Let's get real. Children are short sighted, stupid, and ignorant. It's better for parents to forcefully drill their children than to let them run amok. Most American parents, from what I've seen, don't spend nearly enough time training their children as they should.
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Old 01-11-2011, 04:16 PM   #16
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...Asian Americans have the highest math scores and the most college degrees per capita than any other ethnicity. That's the only reason why they're close to matching non-Hispanic whites in income while every other demographic is making less than 2/3 of non-Hispanic whites make....
Actually, I read somewhere Asians had the highest average annual income per year in the United States. Asian-Indians and Filipinos coming in 1st and 2nd.

Regardless, it doesn't change the fact that in the US, we are falling behind, especially in math and science skills. We are creating a generation of lazy non-thinkers who think someone else will take care of it for them.

How are they going to compete with the rest of the World? I'm sure every generation before have been shocked by the generation coming to replace them, but I really think it's different now. That we have reached a crossroads with this last generation of children that cannot be expected to just succeed with what they have now.
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Old 01-13-2011, 02:04 PM   #17
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Asian Americans have the highest math scores and the most college degrees per capita than any other ethnicity. That's the only reason why they're close to matching non-Hispanic whites in income while every other demographic is making less than 2/3 of non-Hispanic whites make.
There's a reason for this. It has to do with the different (or more efficicent way) way numbers are interpreted and calculated.

http://www.gladwell.com/outliers/outliers_excerpt3.html

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Rice Paddies and Math Tests


"No one who can rise before dawn three hundred and sixty days a year fails to make his family rich."

An excerpt from Chapter Eight.

Take a look at the following list of numbers: 4,8,5,3,9,7,6. Read them out loud to yourself. Now look away, and spend twenty seconds memorizing that sequence before saying them out loud again.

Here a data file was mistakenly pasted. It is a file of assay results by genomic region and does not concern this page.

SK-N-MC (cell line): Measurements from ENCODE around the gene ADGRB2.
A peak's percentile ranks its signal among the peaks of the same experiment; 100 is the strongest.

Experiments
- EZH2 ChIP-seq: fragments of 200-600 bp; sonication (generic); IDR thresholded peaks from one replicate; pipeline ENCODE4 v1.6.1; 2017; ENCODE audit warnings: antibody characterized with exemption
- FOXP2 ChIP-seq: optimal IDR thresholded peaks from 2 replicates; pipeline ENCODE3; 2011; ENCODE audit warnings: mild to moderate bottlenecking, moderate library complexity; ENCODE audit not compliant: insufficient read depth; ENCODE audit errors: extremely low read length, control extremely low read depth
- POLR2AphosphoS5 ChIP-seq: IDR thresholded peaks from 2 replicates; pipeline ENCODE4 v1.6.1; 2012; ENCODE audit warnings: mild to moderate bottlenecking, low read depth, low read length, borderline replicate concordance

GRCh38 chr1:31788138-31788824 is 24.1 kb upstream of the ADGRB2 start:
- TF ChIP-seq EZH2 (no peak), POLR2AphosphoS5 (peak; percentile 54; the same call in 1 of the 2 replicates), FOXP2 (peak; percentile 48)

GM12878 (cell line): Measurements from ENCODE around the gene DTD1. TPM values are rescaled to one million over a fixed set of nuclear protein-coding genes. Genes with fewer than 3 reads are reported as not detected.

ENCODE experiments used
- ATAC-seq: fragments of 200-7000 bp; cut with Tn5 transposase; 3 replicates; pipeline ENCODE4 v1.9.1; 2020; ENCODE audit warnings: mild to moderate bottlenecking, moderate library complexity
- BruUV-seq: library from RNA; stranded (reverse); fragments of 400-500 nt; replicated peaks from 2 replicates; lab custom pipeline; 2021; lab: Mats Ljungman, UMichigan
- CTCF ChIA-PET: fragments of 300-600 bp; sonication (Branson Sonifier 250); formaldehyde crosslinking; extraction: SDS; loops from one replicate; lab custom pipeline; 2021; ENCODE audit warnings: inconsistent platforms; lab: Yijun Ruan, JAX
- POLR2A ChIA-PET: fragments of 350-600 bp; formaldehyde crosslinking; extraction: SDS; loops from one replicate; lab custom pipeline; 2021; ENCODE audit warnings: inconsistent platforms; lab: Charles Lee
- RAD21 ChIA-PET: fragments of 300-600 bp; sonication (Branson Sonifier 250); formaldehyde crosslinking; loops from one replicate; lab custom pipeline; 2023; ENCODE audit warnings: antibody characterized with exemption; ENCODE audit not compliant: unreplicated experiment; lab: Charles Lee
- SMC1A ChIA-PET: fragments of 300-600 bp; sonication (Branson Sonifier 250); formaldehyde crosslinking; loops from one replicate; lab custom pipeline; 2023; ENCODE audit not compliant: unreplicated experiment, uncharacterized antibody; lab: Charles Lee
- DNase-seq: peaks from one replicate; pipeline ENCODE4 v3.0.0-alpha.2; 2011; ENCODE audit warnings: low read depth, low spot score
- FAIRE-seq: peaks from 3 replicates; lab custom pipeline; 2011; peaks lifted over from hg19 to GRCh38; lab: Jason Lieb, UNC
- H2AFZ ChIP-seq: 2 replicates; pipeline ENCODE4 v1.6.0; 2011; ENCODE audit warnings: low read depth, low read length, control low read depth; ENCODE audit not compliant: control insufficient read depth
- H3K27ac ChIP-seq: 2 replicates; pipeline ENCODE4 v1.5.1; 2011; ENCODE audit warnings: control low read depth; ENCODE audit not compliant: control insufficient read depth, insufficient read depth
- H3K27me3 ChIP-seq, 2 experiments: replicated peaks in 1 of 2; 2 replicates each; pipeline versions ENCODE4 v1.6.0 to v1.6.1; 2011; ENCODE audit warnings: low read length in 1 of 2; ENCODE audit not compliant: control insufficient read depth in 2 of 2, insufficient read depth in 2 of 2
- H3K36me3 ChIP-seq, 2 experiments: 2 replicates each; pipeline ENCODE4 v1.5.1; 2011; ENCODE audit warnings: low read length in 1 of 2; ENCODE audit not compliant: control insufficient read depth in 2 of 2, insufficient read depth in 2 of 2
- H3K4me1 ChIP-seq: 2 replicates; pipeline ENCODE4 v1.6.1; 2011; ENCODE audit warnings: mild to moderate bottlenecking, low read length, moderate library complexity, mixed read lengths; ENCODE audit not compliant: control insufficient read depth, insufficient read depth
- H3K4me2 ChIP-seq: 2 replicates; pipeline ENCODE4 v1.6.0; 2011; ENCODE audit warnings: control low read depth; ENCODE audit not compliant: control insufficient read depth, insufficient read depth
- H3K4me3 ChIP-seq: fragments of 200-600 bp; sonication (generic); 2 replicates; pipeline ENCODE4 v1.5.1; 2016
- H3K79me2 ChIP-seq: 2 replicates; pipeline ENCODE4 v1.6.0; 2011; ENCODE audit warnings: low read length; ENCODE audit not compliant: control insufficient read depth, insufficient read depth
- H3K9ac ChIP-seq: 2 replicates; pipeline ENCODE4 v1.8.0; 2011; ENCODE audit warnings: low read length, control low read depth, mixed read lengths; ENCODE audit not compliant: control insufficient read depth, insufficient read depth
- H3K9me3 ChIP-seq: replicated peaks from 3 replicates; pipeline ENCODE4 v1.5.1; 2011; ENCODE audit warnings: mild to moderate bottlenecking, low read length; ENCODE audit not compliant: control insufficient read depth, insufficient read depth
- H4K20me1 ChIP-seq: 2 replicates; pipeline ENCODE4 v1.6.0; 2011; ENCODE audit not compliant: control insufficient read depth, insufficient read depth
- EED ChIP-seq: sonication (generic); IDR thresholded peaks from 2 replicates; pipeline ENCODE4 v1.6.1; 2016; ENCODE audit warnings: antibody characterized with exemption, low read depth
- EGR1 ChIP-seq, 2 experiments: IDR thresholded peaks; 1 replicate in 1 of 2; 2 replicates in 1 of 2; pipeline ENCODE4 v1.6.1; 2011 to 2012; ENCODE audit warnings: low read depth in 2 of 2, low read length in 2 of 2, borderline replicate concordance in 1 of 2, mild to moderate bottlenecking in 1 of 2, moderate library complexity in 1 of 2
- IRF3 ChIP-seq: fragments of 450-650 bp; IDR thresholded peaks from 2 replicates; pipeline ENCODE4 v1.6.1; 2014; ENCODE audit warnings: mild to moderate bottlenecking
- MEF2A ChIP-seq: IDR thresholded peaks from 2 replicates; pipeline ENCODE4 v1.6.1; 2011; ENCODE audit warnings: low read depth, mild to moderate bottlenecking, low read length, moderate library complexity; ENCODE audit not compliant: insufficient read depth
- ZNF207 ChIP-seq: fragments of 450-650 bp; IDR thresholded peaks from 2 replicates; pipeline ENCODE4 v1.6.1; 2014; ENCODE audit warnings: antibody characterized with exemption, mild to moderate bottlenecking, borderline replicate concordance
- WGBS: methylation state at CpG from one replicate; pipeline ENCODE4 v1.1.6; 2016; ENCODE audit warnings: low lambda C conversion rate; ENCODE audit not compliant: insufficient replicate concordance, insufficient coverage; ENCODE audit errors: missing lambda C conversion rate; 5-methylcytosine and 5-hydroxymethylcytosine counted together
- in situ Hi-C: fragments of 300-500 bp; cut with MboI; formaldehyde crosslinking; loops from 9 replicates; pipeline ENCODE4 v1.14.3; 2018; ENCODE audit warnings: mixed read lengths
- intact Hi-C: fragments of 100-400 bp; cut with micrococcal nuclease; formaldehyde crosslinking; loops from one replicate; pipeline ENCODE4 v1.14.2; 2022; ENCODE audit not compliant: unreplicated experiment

If you speak English, you have about a 50 percent chance of remembering that sequence perfectly If you're Chinese, though, you're almost certain to get it right every time. Why is that? Because as human beings we store digits in a memory loop that runs for about two seconds. We most easily memorize whatever we can say or read within that two second span. And Chinese speakers get that list of numbers—4,8,5,3,9,7,6—right every time because—unlike English speakers—their language allows them to fit all those seven numbers into two seconds.

That example comes from Stanislas Dehaene's book "The Number Sense," and as Dehaene explains:
Chinese number words are remarkably brief. Most of them can be uttered in less than one-quarter of a second (for instance, 4 is 'si' and 7 'qi') Their English equivalents—"four," "seven"—are longer: pronouncing them takes about one-third of a second. The memory gap between English and Chinese apparently is entirely due to this difference in length. In languages as diverse as Welsh, Arabic, Chinese, English and Hebrew, there is a reproducible correlation between the time required to pronounce numbers in a given language and the memory span of its speakers. In this domain, the prize for efficacy goes to the Cantonese dialect of Chinese, whose brevity grants residents of Hong Kong a rocketing memory span of about 10 digits.